What Is Life Expectancy?
Life expectancy is the statistical age that a person is expected to live until, based on actuarial data. There are many uses for it in the financial world, including life insurance, pension planning, and U.S. Social Security benefits. In most countries, the calculations for this actuarial age is derived from a national statistical agency based on large amounts of data.
- Life expectancy is a statistical prediction for how long a person will live.
- Based on actuarial science, life expectancy takes into account several individual-level as well as population-level factors to arrive at a figure.
- Life expectancy is used in pricing and underwriting life insurance and insurance products like annuities, as well as in retirement and pension planning.
Understanding Life Expectancy
Life expectancy is the single most influential factor that insurance companies use to determine life insurance premiums. Using actuarial tables provided by the Internal Revenue Service, these companies try to minimize the liability risk.
There are several factors that affect your life expectancy, the two single most important being when you were born and your gender. Additional factors that can influence your life expectancy include:
- Your race
- Personal health
- Family medical history
- Whether you smoke cigarettes or make other risky lifestyle choices
You can view the federal government's data on U.S. life expectancy on the National Center for Health Statistic's website and the Social Security Administration's Actuarial Period Life Table.
It's important to note that life expectancy changes over time. That's because as you age, actuaries use complex formulas that factor out people who are younger than you but who have died. As you continue to age past mid-life, you outlive an increasing number of people who are younger than you, so your life expectancy actually increases. In other words, the older you get (past a certain age), the older you are likely to get.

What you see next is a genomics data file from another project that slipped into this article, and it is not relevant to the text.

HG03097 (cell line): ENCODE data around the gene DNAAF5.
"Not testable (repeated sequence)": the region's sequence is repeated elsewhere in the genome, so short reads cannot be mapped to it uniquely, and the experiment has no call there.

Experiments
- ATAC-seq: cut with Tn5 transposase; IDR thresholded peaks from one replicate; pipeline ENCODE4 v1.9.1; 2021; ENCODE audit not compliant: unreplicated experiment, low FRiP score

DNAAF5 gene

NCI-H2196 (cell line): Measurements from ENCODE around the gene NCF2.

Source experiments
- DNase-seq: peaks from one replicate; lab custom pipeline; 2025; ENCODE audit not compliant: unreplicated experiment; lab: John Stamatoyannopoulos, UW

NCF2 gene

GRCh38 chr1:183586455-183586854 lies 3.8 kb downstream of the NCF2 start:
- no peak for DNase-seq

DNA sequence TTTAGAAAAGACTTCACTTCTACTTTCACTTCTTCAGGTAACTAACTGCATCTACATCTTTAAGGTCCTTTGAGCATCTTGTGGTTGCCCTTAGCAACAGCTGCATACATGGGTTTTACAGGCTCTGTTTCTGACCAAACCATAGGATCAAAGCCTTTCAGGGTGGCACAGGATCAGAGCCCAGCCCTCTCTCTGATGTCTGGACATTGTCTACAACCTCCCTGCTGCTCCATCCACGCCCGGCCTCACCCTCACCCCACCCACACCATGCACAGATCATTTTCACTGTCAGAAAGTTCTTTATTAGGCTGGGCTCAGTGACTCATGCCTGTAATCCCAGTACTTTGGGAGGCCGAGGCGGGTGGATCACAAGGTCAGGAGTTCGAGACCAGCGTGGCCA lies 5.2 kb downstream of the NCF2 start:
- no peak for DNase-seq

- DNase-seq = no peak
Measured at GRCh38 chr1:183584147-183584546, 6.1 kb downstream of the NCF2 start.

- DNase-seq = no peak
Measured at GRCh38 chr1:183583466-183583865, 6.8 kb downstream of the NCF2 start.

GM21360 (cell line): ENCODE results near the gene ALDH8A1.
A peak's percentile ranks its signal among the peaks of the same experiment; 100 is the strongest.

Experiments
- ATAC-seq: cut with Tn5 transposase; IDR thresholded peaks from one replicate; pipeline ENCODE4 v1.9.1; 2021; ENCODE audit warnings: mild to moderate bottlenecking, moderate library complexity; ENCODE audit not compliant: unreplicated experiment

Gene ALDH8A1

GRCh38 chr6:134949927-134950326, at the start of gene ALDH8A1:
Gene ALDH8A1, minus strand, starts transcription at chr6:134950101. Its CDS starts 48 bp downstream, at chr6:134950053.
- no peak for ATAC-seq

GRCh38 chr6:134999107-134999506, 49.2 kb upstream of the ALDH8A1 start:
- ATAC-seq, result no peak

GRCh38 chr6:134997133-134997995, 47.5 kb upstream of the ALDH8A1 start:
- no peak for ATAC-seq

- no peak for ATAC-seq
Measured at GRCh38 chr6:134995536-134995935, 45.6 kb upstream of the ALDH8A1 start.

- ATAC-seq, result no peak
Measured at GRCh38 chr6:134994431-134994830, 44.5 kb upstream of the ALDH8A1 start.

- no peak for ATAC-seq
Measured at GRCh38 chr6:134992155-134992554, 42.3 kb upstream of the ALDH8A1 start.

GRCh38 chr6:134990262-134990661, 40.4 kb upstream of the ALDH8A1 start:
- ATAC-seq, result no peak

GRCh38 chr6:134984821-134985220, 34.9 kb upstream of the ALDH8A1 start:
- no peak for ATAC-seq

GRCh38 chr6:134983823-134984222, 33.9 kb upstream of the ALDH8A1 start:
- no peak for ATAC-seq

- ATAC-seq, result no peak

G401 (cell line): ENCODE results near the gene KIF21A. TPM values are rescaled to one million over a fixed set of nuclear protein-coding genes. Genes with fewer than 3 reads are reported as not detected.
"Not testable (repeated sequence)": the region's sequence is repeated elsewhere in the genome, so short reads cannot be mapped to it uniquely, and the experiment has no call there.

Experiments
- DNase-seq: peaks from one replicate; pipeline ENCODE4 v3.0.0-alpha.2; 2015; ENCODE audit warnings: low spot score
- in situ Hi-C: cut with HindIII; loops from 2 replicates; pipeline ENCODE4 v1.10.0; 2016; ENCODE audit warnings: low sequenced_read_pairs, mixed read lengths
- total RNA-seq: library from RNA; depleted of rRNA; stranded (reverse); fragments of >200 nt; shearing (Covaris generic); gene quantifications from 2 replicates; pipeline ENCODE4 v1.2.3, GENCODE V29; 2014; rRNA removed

Overall, human life expectancy has been rapidly increasing during the past two hundred years, particularly in developing countries. In 2021, the average life expectancy in the United States was 76.1 years.
Life Expectancy and Life Insurance
Life expectancy is the primary factor in determining an individual's risk factor and the likelihood they will make a claim. Insurance companies consider age, lifestyle choices, family medical history, and several other factors when determining premium rates for individual life insurance policies.
There is a direct correlation between your life expectancy and how much you'll be charged for a life insurance policy. The younger you are when you purchase a life insurance policy, the longer you are likely to live. That means there is a lower risk to the life insurance company because you are less likely to die in the near term, which would require a payout of the full benefit of your policy before you have paid much into the policy.
Conversely, the longer you wait to purchase life insurance, the lower your life expectancy, and that translates into a higher risk for the life insurance company. Companies compensate for that risk by charging a higher premium.